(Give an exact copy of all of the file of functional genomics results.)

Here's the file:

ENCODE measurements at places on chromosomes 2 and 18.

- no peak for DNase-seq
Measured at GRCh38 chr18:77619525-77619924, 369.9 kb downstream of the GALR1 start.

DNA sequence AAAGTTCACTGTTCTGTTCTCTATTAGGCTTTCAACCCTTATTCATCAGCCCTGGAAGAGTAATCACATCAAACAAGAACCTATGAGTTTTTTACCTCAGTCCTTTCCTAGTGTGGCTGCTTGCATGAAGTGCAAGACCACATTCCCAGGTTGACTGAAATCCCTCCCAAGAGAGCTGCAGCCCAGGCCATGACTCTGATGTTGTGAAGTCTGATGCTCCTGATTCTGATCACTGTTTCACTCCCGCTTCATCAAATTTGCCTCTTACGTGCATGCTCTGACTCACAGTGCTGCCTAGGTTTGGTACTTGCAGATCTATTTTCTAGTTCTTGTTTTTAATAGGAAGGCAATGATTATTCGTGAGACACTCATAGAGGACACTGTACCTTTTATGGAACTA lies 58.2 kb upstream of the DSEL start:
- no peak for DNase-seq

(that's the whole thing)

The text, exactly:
ENCODE measurements at places on chromosomes 2 and 18.

- no peak for DNase-seq
Measured at GRCh38 chr18:77619525-77619924, 369.9 kb downstream of the GALR1 start.

DNA sequence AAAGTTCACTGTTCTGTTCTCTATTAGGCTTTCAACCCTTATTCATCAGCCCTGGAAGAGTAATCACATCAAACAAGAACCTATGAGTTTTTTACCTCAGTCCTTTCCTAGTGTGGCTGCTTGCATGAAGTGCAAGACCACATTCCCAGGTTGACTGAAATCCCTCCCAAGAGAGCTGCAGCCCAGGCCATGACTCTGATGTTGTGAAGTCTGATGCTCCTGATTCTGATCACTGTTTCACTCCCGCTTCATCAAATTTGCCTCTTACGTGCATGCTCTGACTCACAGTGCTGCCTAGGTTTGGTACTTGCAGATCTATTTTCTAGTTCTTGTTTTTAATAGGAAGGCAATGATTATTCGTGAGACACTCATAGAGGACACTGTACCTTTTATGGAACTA lies 58.2 kb upstream of the DSEL start:
- no peak for DNase-seq